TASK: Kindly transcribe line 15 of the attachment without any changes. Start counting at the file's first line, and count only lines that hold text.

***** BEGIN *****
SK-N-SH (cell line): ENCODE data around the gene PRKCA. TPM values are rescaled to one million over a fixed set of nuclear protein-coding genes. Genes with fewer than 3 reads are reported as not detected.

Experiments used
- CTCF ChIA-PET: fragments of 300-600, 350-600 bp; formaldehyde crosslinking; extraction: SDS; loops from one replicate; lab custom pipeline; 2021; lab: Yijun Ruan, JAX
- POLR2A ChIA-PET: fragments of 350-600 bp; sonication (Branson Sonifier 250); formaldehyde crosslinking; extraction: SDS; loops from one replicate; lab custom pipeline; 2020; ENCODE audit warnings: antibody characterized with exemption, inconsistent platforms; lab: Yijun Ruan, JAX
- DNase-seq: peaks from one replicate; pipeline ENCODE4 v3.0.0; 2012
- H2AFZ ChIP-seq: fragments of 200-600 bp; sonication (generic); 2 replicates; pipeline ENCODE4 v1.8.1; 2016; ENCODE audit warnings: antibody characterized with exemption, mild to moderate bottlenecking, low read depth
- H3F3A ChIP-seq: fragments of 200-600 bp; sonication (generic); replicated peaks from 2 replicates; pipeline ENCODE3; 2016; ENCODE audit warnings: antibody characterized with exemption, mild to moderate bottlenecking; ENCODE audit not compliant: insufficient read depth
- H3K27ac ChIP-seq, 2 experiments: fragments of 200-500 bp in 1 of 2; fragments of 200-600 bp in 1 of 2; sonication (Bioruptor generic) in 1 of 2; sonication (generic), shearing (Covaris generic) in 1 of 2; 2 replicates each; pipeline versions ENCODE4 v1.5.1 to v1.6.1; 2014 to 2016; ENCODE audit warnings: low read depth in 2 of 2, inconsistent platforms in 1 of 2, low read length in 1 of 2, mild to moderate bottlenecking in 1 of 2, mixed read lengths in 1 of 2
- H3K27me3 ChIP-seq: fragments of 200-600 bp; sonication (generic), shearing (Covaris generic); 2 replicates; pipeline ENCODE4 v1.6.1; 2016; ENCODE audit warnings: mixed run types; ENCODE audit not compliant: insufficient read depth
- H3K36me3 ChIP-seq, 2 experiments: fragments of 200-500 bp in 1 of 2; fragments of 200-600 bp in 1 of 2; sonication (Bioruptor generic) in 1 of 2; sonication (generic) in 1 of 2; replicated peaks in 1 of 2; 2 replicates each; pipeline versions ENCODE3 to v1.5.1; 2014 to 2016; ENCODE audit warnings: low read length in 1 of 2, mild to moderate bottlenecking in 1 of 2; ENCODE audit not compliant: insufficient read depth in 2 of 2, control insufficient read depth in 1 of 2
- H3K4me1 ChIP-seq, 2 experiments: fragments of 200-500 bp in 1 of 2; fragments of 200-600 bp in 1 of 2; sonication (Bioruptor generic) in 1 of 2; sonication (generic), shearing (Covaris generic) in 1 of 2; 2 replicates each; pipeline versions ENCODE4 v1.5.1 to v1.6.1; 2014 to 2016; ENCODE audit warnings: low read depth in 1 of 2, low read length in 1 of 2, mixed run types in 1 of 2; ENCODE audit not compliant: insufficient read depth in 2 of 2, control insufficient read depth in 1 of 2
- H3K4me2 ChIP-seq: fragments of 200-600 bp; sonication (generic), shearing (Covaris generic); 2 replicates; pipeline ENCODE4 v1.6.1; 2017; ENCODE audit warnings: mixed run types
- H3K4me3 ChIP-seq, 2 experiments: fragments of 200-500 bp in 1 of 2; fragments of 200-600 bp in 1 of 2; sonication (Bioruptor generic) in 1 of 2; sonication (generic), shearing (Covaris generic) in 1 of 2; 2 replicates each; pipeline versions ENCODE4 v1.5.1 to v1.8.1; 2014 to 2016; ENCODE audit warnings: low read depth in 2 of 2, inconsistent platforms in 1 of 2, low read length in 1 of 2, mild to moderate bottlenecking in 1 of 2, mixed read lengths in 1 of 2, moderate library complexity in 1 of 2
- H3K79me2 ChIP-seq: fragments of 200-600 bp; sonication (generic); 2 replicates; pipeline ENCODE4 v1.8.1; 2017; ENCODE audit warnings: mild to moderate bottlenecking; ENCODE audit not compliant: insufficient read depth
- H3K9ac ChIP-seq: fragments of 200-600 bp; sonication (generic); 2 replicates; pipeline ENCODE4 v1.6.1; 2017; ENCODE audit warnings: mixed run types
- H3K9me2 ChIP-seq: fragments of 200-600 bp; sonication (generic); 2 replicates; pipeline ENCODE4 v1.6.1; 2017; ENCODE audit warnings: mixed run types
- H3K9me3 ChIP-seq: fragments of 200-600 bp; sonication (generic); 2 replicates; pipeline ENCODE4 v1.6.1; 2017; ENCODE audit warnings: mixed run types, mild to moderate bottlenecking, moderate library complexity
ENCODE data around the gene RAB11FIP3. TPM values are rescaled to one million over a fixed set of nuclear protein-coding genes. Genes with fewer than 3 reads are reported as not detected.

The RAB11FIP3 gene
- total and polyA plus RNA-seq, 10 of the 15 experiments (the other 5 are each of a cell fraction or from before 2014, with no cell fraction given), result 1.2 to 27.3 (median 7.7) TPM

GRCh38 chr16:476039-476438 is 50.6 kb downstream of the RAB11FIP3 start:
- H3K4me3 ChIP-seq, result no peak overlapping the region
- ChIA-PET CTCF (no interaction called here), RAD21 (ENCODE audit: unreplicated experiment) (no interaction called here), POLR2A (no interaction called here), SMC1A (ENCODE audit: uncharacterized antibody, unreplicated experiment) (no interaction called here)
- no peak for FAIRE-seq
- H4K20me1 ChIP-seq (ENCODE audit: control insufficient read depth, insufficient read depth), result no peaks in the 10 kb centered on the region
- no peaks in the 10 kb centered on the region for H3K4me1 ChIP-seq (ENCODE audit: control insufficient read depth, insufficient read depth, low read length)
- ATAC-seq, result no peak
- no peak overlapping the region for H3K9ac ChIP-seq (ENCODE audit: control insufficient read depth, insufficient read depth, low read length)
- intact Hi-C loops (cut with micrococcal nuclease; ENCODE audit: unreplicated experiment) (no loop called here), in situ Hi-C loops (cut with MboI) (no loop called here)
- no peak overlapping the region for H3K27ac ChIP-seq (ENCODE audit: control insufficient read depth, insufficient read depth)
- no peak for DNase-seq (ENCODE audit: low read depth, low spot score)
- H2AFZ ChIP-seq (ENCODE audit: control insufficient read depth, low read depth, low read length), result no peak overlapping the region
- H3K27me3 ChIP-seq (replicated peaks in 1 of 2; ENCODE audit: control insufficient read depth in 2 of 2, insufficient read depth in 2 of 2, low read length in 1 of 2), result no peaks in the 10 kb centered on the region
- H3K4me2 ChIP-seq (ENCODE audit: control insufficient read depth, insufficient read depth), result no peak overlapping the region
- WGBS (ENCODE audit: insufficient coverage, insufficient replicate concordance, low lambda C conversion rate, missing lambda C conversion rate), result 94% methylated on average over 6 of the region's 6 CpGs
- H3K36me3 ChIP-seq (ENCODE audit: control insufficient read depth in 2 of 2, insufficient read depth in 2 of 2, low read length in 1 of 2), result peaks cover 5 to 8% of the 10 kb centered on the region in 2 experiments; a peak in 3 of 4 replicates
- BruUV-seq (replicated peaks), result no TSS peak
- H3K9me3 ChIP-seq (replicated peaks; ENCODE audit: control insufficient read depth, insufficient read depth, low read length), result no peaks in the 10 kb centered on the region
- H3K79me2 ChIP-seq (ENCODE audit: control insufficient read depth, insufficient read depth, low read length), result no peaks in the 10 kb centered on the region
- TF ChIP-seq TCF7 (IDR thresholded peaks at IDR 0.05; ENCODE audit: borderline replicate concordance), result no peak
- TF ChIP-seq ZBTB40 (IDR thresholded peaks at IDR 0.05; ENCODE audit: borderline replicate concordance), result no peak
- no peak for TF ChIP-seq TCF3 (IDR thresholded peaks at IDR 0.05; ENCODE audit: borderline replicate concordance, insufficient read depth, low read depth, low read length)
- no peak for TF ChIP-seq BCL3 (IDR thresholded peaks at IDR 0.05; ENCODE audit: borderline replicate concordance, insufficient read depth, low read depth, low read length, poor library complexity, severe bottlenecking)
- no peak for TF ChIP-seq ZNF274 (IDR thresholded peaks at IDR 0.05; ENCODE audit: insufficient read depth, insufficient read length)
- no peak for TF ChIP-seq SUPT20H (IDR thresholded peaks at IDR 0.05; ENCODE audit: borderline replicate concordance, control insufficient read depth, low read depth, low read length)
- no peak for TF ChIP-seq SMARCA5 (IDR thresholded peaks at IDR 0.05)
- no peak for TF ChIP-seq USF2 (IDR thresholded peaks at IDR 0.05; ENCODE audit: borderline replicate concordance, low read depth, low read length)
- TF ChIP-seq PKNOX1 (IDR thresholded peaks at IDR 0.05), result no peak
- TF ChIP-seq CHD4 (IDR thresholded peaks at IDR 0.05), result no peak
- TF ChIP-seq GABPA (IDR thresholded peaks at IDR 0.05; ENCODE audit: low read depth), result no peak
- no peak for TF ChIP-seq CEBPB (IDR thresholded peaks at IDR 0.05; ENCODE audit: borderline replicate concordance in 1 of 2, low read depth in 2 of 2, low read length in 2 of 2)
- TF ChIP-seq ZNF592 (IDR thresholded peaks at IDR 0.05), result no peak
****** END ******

- H3K9ac ChIP-seq: fragments of 200-600 bp; sonication (generic); 2 replicates; pipeline ENCODE4 v1.6.1; 2017; ENCODE audit warnings: mixed run types